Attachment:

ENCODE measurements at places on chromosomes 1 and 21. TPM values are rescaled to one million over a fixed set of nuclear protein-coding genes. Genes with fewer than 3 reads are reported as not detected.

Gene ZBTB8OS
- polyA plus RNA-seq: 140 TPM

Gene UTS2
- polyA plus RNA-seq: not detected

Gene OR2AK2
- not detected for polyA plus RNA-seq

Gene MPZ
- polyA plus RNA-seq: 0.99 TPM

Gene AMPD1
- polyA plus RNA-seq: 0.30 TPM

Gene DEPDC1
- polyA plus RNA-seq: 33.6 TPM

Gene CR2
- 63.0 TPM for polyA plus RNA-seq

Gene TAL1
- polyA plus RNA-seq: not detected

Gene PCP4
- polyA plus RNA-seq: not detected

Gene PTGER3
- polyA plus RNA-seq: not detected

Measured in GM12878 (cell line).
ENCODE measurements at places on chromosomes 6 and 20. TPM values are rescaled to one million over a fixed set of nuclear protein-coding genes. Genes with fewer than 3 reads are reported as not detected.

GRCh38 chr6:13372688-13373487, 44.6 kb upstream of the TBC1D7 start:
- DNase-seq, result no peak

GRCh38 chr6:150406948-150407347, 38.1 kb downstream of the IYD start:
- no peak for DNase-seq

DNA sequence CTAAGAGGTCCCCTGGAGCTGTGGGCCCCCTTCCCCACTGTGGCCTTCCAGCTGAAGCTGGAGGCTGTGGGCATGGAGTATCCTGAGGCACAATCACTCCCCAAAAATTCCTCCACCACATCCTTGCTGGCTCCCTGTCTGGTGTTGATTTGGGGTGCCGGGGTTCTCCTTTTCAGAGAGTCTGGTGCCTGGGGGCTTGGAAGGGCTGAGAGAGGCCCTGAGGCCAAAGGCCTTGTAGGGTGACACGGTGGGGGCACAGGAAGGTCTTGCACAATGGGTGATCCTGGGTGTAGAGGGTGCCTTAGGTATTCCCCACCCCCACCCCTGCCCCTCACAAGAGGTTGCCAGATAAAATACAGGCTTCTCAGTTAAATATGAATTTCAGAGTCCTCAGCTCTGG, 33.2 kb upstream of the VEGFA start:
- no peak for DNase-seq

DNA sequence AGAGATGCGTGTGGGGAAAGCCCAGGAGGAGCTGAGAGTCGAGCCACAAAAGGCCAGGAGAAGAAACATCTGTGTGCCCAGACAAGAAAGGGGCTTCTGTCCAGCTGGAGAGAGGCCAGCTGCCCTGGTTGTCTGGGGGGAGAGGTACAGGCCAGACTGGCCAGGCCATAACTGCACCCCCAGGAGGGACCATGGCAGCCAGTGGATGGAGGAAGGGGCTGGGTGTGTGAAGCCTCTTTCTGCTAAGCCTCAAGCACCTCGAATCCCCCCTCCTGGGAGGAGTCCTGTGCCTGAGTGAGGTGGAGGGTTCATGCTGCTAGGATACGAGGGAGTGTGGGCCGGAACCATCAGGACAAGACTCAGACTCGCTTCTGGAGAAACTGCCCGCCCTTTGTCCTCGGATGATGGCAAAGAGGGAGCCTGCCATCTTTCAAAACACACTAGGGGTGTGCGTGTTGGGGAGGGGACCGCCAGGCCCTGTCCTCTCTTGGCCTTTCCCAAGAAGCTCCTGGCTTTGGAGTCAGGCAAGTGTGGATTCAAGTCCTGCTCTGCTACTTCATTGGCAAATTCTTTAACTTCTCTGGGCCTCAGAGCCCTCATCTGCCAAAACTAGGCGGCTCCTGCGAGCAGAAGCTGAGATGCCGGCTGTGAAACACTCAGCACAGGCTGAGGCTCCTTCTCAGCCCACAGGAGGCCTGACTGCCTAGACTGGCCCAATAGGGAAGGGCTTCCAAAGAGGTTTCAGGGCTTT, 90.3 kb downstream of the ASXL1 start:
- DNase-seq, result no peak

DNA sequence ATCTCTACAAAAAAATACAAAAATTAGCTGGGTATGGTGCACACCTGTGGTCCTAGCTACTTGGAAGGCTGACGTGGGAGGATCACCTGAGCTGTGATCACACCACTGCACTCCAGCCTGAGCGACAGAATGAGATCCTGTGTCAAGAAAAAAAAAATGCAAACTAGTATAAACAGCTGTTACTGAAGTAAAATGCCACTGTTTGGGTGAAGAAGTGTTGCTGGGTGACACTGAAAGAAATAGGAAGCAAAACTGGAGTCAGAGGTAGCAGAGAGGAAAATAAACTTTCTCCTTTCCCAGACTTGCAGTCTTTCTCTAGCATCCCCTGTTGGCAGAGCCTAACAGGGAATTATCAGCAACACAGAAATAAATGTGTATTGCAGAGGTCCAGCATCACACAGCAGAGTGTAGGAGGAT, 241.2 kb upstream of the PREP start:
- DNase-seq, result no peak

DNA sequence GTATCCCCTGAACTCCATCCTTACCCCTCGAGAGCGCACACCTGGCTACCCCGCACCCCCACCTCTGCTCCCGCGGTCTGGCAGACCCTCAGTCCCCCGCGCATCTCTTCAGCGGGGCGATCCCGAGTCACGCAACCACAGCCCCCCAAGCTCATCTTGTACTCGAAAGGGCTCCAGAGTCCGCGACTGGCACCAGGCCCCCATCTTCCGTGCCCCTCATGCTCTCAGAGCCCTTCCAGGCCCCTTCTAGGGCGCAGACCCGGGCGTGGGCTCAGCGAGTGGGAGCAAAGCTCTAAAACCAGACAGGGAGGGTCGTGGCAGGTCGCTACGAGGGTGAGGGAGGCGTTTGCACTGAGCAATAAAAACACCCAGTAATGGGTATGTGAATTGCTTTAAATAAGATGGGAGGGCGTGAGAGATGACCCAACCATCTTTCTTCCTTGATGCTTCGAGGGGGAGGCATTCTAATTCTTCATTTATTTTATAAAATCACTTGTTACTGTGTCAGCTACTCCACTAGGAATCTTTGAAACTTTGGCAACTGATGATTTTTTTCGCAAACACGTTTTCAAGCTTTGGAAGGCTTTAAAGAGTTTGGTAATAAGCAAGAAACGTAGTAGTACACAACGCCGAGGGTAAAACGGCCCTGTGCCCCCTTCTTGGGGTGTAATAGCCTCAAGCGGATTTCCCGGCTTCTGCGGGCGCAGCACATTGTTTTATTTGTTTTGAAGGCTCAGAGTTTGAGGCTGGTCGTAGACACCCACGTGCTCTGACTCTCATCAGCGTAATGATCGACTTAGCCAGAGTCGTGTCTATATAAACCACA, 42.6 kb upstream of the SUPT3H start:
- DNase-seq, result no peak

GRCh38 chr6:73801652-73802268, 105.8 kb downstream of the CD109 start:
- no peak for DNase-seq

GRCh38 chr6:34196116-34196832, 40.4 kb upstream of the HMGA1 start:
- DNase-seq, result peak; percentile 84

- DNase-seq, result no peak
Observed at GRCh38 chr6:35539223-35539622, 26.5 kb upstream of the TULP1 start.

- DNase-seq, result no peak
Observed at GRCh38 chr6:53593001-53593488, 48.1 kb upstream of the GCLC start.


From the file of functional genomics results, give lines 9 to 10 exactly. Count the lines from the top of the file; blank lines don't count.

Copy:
- polyA plus RNA-seq: 0.99 TPM

Gene AMPD1